In an ironic twist of events, the Washington state florist who is being punished for refusing to make a floral arrangement for a gay wedding was just named the best florist of 2019 by her local community.
Barronelle Stutzman is the owner of Arlene's Flowers, a floral shop in Richland, Wash. that has been in business for 42 years.
According to the Tri-City Herald, the flower shop is a community favorite. For the past seven years, the newspaper has been publishing its People's Choice Awards and Arlene's Flowers has been named the Best Florist four times.
"I'd like to think our customer service is a big key," Stutzman told the newspaper.
However, Stutzman was fined for refusing to make a floral arrangement for a gay wedding in 2013. Earlier this month, the Washington state Supreme Court upheld its earlier ruling against her
The case could wind up back in front of the US Supreme Court.
As CBN News reported last year, the US Supreme Court had rejected Washington state's previous ruling, ordering the state justices to review their decision against Stutzman and consider whether they violated her religious rights.
"We now hold that the answer to the Supreme Court's question is no," Washington Supreme Court justices responded earlier this month. "The adjudicatory bodies that considered this case did not act with religious animus when they ruled that the florist and her corporation violated the Washington Law Against Discrimination ... by declining to sell wedding flowers to a gay couple."
Stutzman's case is similar to that of the 2018 Masterpiece Cakeshop case, in which Colorado baker Jack Phillips was accused of discrimination for refusing to bake a customized wedding cake for a gay wedding.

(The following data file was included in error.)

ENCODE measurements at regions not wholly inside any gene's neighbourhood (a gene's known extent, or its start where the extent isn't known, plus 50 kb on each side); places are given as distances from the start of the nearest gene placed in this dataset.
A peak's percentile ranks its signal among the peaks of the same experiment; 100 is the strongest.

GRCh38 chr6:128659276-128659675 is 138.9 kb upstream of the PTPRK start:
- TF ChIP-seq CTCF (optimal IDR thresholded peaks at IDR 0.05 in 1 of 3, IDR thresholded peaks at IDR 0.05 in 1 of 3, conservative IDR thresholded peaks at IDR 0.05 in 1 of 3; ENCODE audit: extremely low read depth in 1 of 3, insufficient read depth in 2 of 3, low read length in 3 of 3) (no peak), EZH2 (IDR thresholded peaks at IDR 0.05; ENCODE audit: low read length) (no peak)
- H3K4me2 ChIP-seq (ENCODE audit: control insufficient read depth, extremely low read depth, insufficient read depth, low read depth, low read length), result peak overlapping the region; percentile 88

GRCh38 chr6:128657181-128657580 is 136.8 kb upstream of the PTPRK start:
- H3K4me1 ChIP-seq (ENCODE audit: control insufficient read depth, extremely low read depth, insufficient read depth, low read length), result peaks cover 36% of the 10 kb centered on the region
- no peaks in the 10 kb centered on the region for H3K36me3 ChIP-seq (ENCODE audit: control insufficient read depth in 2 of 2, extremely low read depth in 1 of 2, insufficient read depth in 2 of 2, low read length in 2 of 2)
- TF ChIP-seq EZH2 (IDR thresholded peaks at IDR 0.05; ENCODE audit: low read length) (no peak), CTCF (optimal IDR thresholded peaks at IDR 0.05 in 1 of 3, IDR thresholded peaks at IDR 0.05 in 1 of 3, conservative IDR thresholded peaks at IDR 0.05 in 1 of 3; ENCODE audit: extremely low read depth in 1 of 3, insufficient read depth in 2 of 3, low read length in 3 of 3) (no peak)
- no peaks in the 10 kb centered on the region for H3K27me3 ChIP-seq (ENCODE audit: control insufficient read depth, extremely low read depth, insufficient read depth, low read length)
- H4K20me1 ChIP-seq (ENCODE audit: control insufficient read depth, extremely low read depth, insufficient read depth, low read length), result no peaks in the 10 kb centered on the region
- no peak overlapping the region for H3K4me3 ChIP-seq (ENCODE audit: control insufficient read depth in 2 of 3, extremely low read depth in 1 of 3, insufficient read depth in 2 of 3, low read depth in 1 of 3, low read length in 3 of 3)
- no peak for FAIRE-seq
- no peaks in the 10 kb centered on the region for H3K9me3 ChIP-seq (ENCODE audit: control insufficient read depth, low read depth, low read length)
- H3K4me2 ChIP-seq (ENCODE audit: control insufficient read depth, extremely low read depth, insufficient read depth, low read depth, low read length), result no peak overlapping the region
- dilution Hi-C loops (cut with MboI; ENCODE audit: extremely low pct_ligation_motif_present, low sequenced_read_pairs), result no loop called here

Like Stutzman, Phillips offered to sell the couple his pre-made products. Like Stutzman, he had also provided previous service to LGBT individuals. But they both say their faith prevents them from creating art that specifically endorses same-sex weddings.
The Supreme Court ruled in Phillips' favor because it said the Colorado Civil Rights Commission acted with animus towards Phillip's religious beliefs and was in the wrong. However, critics of the decision argued that the Supreme Court's ruling was too narrow, and did not ultimately answer if Phillips can be compelled to produce a product for a customer in violation of his religious beliefs.
Now the US Supreme Court has the opportunity to review Stutzman's case once again to finally settle the unanswered questions about religious freedom in Phillips' case.
Stutzman is being represented in her case by the Alliance Defending Freedom.